“She’s a dynamite on court. We decided to push her a little forward, do couple of things on her serve and return.’
IMAGE: Poland’s Iga Swiatek celebrates winning match-point in the French Open women’s singles final against Cori Gauff at Roland Garros, in Paris, on Saturday. Photograph: Yves Herman/Reuters
Iga Swiatek is dynamite on court and the fireworks have just started, her coach Tomasz Wiktorowski said on Saturday after the world number one clinched her second Grand Slam title at the French Open.
The 21-year-old Swiatek crushed American Coco Gauff 6-1, 6-3 in a ruthless display in Saturday’s final at Court Philippe Chatrier to win her second Roland Garros title in 20 months.
Wiktorowski joined the Pole’s team after Swiatek split with long-time coach Piotr Sierzputowski at the end of last year and she has been on an incredible run in 2022.
“From the very beginning we decided to focus on her strengths, the tools she was using was amazing,” Wiktorowski told reporters.
“She’s a dynamite on court. We decided to push her a little forward, do couple of things on her serve and return. But it’s just the beginning of this journey, we have much more to do.
“Every single tournament brings us new information, we will keep an eye on those strength and we will try to develop other tools.”
Swiatek made the semi-finals of the WTA 500 event in Adelaide before reaching the same stage in the year’s opening Grand Slam at the Australian Open in January.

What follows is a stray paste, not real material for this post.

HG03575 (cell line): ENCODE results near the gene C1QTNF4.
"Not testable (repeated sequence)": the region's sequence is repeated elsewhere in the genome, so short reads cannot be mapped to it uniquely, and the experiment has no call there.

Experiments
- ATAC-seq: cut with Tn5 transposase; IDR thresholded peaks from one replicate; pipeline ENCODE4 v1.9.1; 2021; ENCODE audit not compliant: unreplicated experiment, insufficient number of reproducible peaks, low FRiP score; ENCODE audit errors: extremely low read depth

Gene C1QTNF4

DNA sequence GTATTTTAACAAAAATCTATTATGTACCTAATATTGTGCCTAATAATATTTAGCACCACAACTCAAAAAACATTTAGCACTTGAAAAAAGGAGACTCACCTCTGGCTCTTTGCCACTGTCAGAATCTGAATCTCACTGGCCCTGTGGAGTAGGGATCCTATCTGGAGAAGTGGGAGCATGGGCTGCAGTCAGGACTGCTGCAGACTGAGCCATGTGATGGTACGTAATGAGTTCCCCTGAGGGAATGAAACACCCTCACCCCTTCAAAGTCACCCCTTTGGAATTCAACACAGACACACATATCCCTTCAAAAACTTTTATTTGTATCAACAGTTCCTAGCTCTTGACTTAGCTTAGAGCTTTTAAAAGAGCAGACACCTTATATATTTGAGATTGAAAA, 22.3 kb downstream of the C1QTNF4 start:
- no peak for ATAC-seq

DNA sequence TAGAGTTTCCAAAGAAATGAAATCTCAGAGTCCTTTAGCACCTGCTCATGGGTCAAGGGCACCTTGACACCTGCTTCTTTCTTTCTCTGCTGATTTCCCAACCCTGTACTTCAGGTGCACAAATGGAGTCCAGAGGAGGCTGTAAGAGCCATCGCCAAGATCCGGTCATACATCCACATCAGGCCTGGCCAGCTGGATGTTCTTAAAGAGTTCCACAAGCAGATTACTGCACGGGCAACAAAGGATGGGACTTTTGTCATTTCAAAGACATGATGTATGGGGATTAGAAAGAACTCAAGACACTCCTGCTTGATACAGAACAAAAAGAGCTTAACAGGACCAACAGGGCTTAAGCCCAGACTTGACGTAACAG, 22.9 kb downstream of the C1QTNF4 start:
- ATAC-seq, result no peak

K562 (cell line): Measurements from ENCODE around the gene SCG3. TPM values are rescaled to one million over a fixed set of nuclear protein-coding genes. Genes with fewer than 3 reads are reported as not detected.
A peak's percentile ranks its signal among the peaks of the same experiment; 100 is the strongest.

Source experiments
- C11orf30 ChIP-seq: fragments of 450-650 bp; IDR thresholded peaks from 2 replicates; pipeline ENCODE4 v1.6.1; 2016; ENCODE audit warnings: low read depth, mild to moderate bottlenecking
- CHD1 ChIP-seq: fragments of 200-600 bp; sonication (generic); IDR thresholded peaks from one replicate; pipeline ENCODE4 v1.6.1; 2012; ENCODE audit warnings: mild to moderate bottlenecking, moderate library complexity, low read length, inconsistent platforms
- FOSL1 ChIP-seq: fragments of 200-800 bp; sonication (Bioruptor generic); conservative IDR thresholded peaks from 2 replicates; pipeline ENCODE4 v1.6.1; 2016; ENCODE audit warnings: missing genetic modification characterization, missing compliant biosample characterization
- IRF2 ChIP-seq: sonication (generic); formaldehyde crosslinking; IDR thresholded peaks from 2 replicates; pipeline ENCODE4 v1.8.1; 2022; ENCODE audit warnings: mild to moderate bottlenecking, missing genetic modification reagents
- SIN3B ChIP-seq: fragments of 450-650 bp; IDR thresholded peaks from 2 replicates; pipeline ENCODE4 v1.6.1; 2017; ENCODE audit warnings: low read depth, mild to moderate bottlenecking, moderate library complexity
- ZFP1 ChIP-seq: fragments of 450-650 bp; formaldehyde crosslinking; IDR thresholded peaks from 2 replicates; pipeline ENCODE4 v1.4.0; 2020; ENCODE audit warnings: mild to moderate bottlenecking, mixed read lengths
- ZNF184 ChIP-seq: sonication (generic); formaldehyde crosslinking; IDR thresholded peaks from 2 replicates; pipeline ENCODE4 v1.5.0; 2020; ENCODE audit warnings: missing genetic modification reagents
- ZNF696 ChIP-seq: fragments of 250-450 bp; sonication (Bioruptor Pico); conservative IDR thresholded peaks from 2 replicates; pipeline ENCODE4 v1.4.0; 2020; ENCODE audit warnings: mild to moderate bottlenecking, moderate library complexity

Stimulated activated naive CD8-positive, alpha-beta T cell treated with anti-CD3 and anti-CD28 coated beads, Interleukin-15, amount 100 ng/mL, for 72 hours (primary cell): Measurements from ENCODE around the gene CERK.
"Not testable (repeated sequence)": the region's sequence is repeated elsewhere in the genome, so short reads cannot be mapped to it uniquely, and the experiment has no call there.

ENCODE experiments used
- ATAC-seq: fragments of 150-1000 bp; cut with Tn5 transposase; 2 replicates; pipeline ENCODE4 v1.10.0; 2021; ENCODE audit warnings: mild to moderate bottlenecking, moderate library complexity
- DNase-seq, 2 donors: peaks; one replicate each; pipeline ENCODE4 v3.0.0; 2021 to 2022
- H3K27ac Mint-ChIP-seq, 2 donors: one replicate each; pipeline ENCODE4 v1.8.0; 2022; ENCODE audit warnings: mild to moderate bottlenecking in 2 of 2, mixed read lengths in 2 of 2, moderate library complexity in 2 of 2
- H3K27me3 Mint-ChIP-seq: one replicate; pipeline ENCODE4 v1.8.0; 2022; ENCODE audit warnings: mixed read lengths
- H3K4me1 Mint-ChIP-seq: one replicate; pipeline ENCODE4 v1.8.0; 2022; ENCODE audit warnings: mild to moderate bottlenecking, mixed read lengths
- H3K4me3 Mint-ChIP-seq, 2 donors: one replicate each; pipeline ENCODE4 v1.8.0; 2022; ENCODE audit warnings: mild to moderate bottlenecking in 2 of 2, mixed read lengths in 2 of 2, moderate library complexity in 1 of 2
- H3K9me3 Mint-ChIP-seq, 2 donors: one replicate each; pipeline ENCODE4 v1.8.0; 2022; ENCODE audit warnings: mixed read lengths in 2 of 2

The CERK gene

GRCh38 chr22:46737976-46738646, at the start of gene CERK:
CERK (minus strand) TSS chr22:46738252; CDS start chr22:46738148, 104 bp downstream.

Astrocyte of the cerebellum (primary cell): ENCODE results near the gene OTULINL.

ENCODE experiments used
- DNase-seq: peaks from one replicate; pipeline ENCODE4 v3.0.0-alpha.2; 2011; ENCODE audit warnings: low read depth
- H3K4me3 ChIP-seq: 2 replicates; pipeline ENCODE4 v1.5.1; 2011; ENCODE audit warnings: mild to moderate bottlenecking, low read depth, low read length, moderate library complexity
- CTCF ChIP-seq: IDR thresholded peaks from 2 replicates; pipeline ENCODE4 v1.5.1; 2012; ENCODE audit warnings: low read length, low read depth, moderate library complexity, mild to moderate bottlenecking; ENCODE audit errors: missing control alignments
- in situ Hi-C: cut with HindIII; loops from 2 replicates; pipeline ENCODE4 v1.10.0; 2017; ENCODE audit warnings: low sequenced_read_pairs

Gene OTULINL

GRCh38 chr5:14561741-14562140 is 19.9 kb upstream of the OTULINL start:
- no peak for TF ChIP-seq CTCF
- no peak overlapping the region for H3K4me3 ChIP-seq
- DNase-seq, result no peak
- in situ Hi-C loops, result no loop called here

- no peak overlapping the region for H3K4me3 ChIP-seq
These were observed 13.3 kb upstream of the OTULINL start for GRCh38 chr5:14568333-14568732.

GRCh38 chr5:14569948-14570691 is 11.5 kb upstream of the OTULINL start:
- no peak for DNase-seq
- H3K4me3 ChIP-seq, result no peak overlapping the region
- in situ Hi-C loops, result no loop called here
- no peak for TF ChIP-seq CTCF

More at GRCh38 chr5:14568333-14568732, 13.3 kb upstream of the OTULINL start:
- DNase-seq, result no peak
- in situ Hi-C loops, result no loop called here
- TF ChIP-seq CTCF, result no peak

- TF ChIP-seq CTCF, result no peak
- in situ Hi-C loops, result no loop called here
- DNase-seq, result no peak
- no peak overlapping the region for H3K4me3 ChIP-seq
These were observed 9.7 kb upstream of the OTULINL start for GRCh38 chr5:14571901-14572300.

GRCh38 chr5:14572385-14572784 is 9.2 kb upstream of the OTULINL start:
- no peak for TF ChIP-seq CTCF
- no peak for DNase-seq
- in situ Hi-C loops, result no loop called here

When she was knocked out in the last 16 of the Dubai Championships in February, there was no hint of what would come next.
Since then she has won 35 consecutive matches — equalling the longest unbeaten streak since Venus Williams in 2000. When she hoisted the Suzanne Lenglen Cup on Saturday, it was her sixth consecutive trophy, a run that has included four WTA 1000 titles.
“To be honest, we did not count the victories,” Wiktorowski said. “We live day by day, just the next match is important for us. This is the best way, to take everything step-by-step, one at a time.
“Just take the conclusion from the last match or the last couple of days and put it to court and practise the way and then these kind of amazing things can happen. This is my philosophy.”
IMAGE: Iga Swiatek gets into position to play a down-the-line shot against Cori Gauff in the final. Photograph: Benoit Tessier/Reuters
After sealing the final against Gauff on her first match point, Swiatek ran to her box to celebrate with her support team, hugging everyone around.
Wiktorowski credited her entire team for the success and said it was a very proud and emotional moment for them.
“I just want to keep those emotions for the rest of the day and probably for the next days,” he said. “She deserves, and we deserve as well, couple of days off. I just want to stay with those emotions for a little bit longer.”
Swiatek has won both of her majors on clay and she will soon have to switch her focus on keeping up her unbeaten run on grass, with the Wimbledon starting from June 27.
Having already proved earlier in the season that she has the game to dominate on hardcourts, Swiatek will be eager to prove her mettle on grass next.
“In the short-term, as she celebrates, she is going to be thinking about Wimbledon,” said Eurosport tennis analyst Chris Evert, who won seven of her 18 majors at Roland Garros.
“It’s only three weeks away, I hope she takes a week off and does nothing to get the body fresh and then get onto the grass.”